Each molecule of GADP is then oxidized by a molecule of NAD+ in the presence of GAP, forming 1,3-bisphosphoglycerate. In the next step, PGK generates a molecule of ATP while forming 3-phosphoglycerate. At this step, glycolysis has reached the break-even point: 2 molecules of ATP were consumed, and 2 new molecules have been synthesized. This step, one of the two substrate-level phosphorylation steps, requires ADP; thus, when the cell has plenty of ATP (and little ADP) this reaction does not occur. Because ATP decays relatively quickly when it is not metabolized, this is an important regulatory point in the glycolytic pathway. PGAM then forms 2-phosphoglycerate; ENO then forms phosphoenolpyruvate; and another substrate-level phosphorylation then forms a molecule of Pyr and a molecule of ATP by means of the enzyme PK. This serves as an additional regulatory step.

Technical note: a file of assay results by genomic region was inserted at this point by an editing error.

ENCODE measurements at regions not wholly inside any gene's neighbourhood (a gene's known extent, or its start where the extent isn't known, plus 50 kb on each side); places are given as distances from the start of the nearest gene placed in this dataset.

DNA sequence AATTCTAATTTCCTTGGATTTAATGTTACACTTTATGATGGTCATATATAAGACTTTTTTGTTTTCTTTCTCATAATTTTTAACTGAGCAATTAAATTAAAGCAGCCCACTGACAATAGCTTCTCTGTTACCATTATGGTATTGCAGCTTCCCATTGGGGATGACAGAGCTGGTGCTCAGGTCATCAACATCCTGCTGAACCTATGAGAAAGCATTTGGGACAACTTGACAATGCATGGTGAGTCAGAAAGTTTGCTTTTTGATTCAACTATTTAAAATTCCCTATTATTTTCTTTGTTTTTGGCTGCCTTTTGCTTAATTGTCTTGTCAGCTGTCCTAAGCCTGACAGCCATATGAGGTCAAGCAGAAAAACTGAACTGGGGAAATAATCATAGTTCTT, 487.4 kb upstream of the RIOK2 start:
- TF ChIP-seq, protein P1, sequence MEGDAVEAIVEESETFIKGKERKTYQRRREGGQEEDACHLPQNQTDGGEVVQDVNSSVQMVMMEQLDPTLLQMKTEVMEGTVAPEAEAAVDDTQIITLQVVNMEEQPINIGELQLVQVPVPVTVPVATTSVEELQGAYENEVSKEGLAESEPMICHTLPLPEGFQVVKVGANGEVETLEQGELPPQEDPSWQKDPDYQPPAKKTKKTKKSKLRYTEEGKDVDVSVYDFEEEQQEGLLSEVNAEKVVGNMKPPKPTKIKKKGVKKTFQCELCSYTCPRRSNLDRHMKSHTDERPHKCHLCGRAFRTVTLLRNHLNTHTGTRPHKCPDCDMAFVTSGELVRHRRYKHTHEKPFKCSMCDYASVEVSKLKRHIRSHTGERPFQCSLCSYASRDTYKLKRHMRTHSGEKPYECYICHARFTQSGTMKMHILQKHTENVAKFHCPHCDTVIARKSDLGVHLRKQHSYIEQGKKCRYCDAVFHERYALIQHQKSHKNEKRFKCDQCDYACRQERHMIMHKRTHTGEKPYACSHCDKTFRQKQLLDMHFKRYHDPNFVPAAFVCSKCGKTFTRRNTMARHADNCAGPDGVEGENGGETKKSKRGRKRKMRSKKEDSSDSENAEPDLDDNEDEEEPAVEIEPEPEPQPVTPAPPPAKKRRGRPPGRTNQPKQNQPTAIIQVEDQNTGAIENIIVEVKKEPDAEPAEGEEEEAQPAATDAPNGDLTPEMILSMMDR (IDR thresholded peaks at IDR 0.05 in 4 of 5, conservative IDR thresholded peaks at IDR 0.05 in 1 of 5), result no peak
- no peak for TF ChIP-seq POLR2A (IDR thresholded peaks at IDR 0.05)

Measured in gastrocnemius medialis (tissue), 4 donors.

After the formation of F1,6bP, many of the reactions are energetically unfavorable. The only reactions that are favorable are the 2 substrate-level phosphorylation steps that result in the formation of ATP. These two reactions pull the glycolytic pathway to completion.
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